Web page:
Our own EIC Justin Lacey wrote an excellent article a few weeks back about his difficulty with dedicating time to competitive gaming despite his competitive nature. It was a very well written article but in all honesty it didn’t speak to me on a personal level because frankly, I’m scared to death of competition.
This wouldn’t be an issue for me if my anxiety dulled the competitive itch that drives humanity to rank each other on numbered scales, but unfortunately I still like the idea of winning. I thought beating single player games would have a similar appeal to besting an opponent in a game online, but there’s only so much satisfaction one can get from saving the world. The pursuit of achievements was another shot in the dark, but their often generic quality made me feel like I was earning a participation ribbon back in kindergarten. I needed victory, I needed to climb the ladder of proficiency and I needed to do it in the most indirect, non-confrontational way possible. Fortunately for me, I found my answer by looking back to the days when success was measured not in kill to death ratios but in points, beautiful, numbered points.
I realize that the idea of scoring points hasn’t made some type of resurgence in the last few years, but I finally took notice after going years without ever worrying too much about it. I played arcade machines and classic systems with the sole focus being on completing the challenges put before me. I never looked at the names that dotted the high score screen or bragged to friends about my score on Sonic the Hedgehog and that was ok for me at that point because games were still relatively fresh to me. Not that I’m tired of them now, but I needed a shake up. That came by means of secret match-ups against people who hadn’t any idea they’d taken up the gauntlet I dropped from a long distance away.
Laid Back and Behind Closed Doors
I tend to approach my discreet high score competitions very seriously though, you’d never know it by my demeanor or lack of boastful celebration. I find a game, often one I’m already playing and take notice of a score that seems within my reach. Then I whisper “Game On” to myself (don’t want to wake up the cats that sleep on the warm case of my PC) and begin working my magic.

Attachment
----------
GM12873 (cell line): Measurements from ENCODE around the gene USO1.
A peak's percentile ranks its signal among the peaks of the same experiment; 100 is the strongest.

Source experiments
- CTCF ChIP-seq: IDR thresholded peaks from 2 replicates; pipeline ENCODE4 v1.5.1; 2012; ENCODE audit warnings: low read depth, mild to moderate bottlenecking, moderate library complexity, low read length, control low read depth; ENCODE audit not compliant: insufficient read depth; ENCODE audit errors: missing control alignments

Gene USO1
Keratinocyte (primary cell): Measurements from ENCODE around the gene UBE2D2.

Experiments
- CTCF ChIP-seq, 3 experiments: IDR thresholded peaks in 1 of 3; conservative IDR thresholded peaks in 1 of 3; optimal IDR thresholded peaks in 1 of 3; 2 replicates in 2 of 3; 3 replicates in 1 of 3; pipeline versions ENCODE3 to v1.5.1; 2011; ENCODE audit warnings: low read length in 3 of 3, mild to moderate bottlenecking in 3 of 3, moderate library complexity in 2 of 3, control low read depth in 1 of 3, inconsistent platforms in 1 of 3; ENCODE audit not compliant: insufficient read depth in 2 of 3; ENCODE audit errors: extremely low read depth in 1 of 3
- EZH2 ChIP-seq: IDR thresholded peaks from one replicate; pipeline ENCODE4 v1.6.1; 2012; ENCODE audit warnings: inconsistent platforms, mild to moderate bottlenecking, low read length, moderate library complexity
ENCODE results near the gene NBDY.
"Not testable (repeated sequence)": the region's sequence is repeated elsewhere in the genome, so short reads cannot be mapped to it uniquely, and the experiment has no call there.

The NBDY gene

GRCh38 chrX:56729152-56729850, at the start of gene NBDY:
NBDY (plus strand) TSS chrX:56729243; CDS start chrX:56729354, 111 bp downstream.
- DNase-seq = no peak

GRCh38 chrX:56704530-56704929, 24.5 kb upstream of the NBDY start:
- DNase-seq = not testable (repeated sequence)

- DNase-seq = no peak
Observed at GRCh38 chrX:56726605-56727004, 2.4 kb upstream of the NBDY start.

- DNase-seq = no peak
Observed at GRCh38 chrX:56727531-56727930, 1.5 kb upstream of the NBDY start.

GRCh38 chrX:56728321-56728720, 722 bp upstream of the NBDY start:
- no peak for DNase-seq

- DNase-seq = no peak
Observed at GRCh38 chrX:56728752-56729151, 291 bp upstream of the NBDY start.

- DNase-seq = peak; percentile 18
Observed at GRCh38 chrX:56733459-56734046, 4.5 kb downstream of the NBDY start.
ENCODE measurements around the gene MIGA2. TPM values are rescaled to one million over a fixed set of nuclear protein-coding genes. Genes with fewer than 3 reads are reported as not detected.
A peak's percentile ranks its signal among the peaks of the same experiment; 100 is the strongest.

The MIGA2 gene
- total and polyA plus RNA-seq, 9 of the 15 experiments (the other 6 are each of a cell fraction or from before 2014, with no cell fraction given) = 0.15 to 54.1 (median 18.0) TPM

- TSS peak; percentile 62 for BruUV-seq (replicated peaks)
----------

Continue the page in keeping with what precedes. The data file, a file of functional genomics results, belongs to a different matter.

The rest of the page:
It usually begins with the friends I’ve made through interactions on Steam,PSN or Xbox Live. Recently I took to “Ruin Mode” in Red Faction: Armageddon after beating the single player portion of that game and realizing if destroying stuff was a competition, I’d be really good at it. The fact that I can best someone by disintegrating towers with laser beams is awesome and the best part is, Steam did the boasting for me. It may seem like a small victory, but knowing that a guy I played a casual game of Left 4 Dead with has to see my name come up every time he plays Ruin Mode is pretty satisfying.
A Different Sort of Self Improvement
But high scores aren’t just about beating others but improving yourself. There are games out there that I may never get the best score on, but I can continuously beat my own previous high scores. Not unlike my stint running endurance races, Dungeons Of Dredmor has given me an outlet for competing with my own personal bests in a game that I know I may never be proficient at. The first time I played DoD I got an embarrassing 88 points after being killed by a potato. After a bit of practice and a better understanding of the sometimes malicious roguelike, I was able to score 10,000 points. This is short of the 500,000 or so odd point people have bragged about on DoD forums, but it’s a huge improvement for me and that is a victory in and of itself.
Like many of the guys on this site, I get easily distracted by the number of games that stare at me from my backlog at any given time. However, my priorities have shifted as of late to games that feature leaderboards. Skyrim is great and Battlefield 3 was fun albeit a bit nerve-wracking, but when you’ve got numbers on the brain and high score addiction in your veins, a game that’s literally called Scoregasm is going to jump way ahead of even those incredible titles.
Mega Score is Born
Despite my new found love of points and scoring them, I don’t see myself going after the kill screen on Donkey Kong or even attempting to crack a top ten on one of the million games I own. I have my own system, one that combines the scores of all the games I play into one score called Mega Score. I’ve even thought about creating an excel spreadsheet to track Mega Score, but not for the benefit of anyone but myself. That being said, should a website featuring Mega Scores ever launch, I will definitely find a way to feature mine anonymously.
I decided that the best conclusion for any sort of article one writes is to end with a message to both the readers but also the youth of the world. Sometimes we all need something in our lives that make us feel worthwhile. I may have just talked about how sweet scoring can be but make sure you score points…not dope or else the only leaderboard you’ll be featured on is a ranking of all the people who have ruined their lives on dope. Stay in school.
Giant Bomb (Images)